Noakes’ other star witness was top American science journalist Nina Teicholz author of the best-selling and painstakingly researched demolition of the low fat diet hypothesis – ‘The Big Fat Surprise: Why Butter Meat and Cheese Belong in a Healthy diet.’ As well as sales, the book has also garnered rave reviews from the likes of top nutrition journals, The BMJ’s former editor-in-chief, and The Economist.

In the witness box, according to another post from Sboros, Teicholz told how her research into the science supporting the original guidelines had revealed that: ‘top scientists knew there was evidence to the contrary but ignored or suppressed that data for decades.’ She also revealed another little known fact: ‘The US Dietary Guidelines Advisory Committee now warns that low-fat diets cause atherogenic dyslipidaemia. In other words they raise the risk of heart disease.’

Sboros provides more extracts from Teicholz’s testimony in another post all devastating to the low-fat hypothesis. For instance, she explained how one of Ancel Key’s original collaborators went back and reanalysed the data from the Seven Countries Study in 1999. ‘He found that the food that best correlated with heart disease was not saturated fat but sweets.’

Billions fail to prove high fat dangers

She described how the National Institutes of Health in America had spent billions on highly controlled studies, trying (and failing) to prove Key’s hypothesis. ‘In recent years there have been more than a dozen meta-analyses and systematic reviews looking at this data. Nearly all have concluded that saturated fat and dietary cholesterol do not cause death from heart disease.’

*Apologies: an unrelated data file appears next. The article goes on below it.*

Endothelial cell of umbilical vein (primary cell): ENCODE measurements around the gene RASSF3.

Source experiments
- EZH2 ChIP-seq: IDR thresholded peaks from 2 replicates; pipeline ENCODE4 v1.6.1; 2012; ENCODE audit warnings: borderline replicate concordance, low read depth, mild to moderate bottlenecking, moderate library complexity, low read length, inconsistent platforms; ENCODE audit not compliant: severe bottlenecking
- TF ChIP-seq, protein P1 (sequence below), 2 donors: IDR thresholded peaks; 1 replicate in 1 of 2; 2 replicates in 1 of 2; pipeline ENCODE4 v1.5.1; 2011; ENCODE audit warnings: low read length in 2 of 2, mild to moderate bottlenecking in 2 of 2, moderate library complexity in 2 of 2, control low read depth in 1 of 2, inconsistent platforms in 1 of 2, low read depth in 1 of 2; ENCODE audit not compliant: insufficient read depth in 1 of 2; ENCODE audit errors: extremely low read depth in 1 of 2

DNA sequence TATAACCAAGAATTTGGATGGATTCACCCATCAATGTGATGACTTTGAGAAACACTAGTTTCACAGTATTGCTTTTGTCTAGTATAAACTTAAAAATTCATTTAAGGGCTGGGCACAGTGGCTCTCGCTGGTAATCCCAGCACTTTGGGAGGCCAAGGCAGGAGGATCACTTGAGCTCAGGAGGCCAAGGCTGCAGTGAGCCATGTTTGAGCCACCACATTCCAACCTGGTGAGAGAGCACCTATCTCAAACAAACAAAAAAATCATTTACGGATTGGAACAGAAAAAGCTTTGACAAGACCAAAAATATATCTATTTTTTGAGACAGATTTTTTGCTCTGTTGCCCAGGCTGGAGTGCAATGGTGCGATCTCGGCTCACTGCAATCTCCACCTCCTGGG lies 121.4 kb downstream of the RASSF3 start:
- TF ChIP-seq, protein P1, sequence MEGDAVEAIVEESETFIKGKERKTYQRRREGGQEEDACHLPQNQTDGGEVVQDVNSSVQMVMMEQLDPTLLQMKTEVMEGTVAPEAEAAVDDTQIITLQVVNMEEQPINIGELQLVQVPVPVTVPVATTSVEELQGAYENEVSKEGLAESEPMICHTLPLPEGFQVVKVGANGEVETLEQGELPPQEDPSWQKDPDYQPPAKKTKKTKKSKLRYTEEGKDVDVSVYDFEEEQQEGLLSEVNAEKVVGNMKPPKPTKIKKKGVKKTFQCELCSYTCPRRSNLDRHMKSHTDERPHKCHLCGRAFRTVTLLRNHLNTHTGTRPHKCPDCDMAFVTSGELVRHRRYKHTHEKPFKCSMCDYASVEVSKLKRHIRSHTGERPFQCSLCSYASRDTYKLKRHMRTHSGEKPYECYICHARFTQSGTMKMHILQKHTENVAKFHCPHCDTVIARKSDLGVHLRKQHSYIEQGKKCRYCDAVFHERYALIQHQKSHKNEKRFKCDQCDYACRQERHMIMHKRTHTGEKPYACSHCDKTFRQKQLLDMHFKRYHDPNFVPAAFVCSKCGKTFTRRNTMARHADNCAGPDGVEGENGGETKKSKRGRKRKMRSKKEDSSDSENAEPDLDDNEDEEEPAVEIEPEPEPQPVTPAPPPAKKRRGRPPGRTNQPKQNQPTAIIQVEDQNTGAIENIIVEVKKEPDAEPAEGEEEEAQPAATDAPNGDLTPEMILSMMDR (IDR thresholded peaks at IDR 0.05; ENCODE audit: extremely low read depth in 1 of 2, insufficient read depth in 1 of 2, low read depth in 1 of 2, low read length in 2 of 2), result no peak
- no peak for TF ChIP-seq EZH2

Sboros’ gives many more striking examples of why it shouldn’t be Noakes in the dock, (do read her posts) but I have to get on to the latest bombshell that Teicholz’s careful research has detonated under the official litany that the low fat diet is evidence-based and scientific unlike this new faddy low carb imposter.

It was put in place in September last year ago in the form of a detailed critique of the latest Dietary Guidelines for Americans (the DGAs), published in the BMJ ‘After doing the book I couldn’t understand how they yet again supported the caps on saturated fats and failed to mention the benefits of low-carb diets for those battling obesity,’ she told me. ‘Looking at the report in detail I found this was done by ignoring dozens of rigorous studies on low-carb diets.’

These ignored studies, as she set out in the article, included: ‘Several long term trials of 2-years duration demonstrating that these diets are safe and highly effective for combatting obesity, diabetes and heart disease.’

Top guidelines committee used weak methods

The failure to properly assess the low carb diet, she concluded, was because the body responsible for gathering the evidence for the DGA – the US Dietary Guidelines Advisory Committee (DGAC) – had used ‘weak methods’ and didn’t reflect the ‘best and most current science’.

Her paper also found that that the government’s recommended diets are generally based on a ‘minuscule quantity of rigorous evidence that only marginally support claims that these diets can promote better health than alternatives.’ Among the reasons put forward for this mess, she hypothesises, were ‘financial conflicts of interest, outside agendas and a desire to confirm existing advice.’

The paper generated a furious response. A Washington, DC-based advocacy group, the Centre for Science in the Public Interest (CPSI), issued a call for a retraction signed by more than 170 researchers and academics – including all the members of the DGAC – claiming that it contained eleven errors and should be withdrawn.